The Institute of Canadian Archives is a social capital building initiative focusing on increasing social cohesion through the art of storytelling.
We aspire to use storytelling as a tool to create an inclusive, multicultural and diverse Canadian community.
Provide digital media tools to Canadians of all backgrounds, longterm residents and newcomers in contributing their narratives for the greater Canadian canvas.
To foster inclusivity and create an anti-oppressive environment where people of all denominations can come and share their stories.
I’m deciding to start a new blog series called Listen to This!, featuring podcasts I find insightful, interesting or just plain funny. To start off, I’ll try to explain what a podcast is to those who haven’t heard of it. And don’t feel that you are worst off for not being in the know, we
-> Continue reading Listen to This! – Missing & Murdered
The first time I met a Jewish person was when I was 33 years old. Just let that sink in. Thirty three. Thirty three is half a lifetime, if one is lucky. For many it is just a number, for me it meant the beginning of a different life. I had escaped persecution, dodged almost
-> Continue reading Moving to Canada
Recently, I have been reading the book “Religion for Atheists” by Alain de Botton. In this book, there are many ideas speaking to the social conflicts between religious communities and the nonreligious ones. Here is something I find very interesting/inspiring in the first chapter. “Secular society has been unfairly impoverished by the loss of
-> Continue reading Good Book to Read: “Religion for Atheists: A Non-Believer’s Guide to the Uses of Religion”
My sister and I are constantly fighting, as siblings tend to do. A few days ago we got into a huge fight over a small argument. After years of experience we both know how to get on each others nerve. We yell and say mean things and then we pretend we do not care to
-> Continue reading Fighting With My Sister
Yesterday was my first time in the Union Station. Getting off from subway at 6 pm, I was suddenly surrounded by a huge crowd, and totally got lost in the big maze. Looking around, I saw people rushing into all directions. Everyone seemed to know firmly where they were heading, and didn’t want to waste a
-> Continue reading Union
Iftar is an amazing time when the Muslim community breaks fast during Ramadan. I attended my first iftar last Friday, and was overwhelmed by the feeling of family and generosity. I mean generosity not only in terms of the bountiful food (what a delicious feast!), but also the generous sharing of music and stories.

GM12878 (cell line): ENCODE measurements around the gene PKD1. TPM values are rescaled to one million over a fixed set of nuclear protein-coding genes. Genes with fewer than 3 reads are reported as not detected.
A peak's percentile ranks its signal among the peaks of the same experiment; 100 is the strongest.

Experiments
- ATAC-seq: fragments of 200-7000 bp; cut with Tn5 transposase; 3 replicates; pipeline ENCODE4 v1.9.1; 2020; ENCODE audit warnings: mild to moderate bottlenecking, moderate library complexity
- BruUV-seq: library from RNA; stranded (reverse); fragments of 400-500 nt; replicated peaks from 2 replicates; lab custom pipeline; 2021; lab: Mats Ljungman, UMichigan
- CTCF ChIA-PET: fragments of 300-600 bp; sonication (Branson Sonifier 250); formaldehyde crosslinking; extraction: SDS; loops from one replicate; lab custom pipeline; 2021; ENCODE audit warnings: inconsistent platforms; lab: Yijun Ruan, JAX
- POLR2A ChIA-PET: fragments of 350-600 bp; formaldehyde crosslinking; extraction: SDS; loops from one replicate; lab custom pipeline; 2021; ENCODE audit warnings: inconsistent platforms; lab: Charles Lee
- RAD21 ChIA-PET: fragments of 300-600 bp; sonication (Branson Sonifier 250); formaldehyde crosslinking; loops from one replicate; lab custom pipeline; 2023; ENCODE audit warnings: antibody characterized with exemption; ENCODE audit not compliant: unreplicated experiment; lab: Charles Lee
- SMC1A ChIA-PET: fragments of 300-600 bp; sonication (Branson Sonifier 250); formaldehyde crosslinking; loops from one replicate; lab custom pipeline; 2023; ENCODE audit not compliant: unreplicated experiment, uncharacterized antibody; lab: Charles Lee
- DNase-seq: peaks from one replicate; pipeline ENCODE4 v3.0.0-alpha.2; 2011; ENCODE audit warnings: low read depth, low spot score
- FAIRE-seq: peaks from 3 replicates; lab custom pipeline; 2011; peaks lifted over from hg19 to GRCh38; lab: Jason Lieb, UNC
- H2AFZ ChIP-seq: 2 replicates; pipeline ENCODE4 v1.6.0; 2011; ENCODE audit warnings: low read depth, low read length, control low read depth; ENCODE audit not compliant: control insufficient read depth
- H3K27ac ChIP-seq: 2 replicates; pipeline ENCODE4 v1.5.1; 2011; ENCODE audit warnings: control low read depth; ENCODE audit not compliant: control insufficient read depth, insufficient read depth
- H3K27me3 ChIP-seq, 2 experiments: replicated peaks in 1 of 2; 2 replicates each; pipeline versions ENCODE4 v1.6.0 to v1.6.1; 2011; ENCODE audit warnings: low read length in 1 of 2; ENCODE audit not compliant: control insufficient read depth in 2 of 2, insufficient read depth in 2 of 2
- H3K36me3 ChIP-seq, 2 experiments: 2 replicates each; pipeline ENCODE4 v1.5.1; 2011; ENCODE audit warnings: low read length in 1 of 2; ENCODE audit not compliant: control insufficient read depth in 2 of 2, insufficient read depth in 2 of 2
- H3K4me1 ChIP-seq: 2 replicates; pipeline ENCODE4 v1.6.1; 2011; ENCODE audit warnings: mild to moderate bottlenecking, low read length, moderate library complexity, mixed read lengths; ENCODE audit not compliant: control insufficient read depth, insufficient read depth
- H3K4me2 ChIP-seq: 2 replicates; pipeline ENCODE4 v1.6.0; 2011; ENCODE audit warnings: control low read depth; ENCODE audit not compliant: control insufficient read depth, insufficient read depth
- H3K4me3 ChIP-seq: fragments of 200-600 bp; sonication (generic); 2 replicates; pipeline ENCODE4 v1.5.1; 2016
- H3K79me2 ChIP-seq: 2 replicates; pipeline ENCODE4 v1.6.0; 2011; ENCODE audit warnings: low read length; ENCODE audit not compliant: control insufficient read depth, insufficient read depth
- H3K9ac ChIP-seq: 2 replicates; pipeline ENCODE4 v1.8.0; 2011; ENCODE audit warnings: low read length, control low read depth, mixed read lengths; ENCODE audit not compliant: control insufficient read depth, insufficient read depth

-> Continue reading Discovering Iftar
So this needed to be said: you are all awesome. Hang in there, swing if you’re at the end of the rope. Better yet, make some lemonade.
I had only gone to Pride once before this year and it an amazing experience. The title of the event really fits the bill. The riot of colours, the bare skin of all genders and shades, the deafening pop tunes, the pride, was both heartwarming and a bit too much for me. A lot has
-> Continue reading June 25th
At the Institute of Canadian Archives, we are working to inspire compassion via storytelling, building bridges between people of different religions, races and social demographics. Let’s change the terrain of interfaith dialogue together. The Institute of Canadian Archives is launching a Hearts & Minds Living Library Compassion Catalogue on Sept. 9 at the Toronto City
-> Continue reading Living Books Wanted!
I entered the Human Library with very few expectations. The premise of the night, as I understood it, was to provide student clinicians a safe space to interact with those who fall under social prejudices or stereotypes. Books were swapped out for community members who volunteered their life stories to be “read” by those in attendance.
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We are committed to an inclusive diverse and peaceful Canadian society. ICA is a social capital building initiative focusing on increasing social cohesion through the art of storytelling.
ICA is committed to imparting digital storytelling techniques through workshops, seminars, remote sessions and other non-traditional means to assist storytellers in developing their own narrative. From folktales to fables and conversations to anecdotes, ICA enables the use of personal histories as a method to teach, to relate, to empathize and to celebrate.
ICA partners with individuals, initiatives and organizations to develop their individual platforms to work progressively towards an inclusive storytelling environment. Sharing experiences though narrative builds trust, cultivates norms, transfers tacit knowledge, facilitates unlearning, and generates emotional connections. ICA helps in building that core competency within stakeholders.
Building capacity for digital storytelling towards civic engagement helps in creating digital stories or narratives that can empower citizens to contribute meaningfully to city building dialogues. It also helps in increasing social capital around an inclusive, diverse and progressive community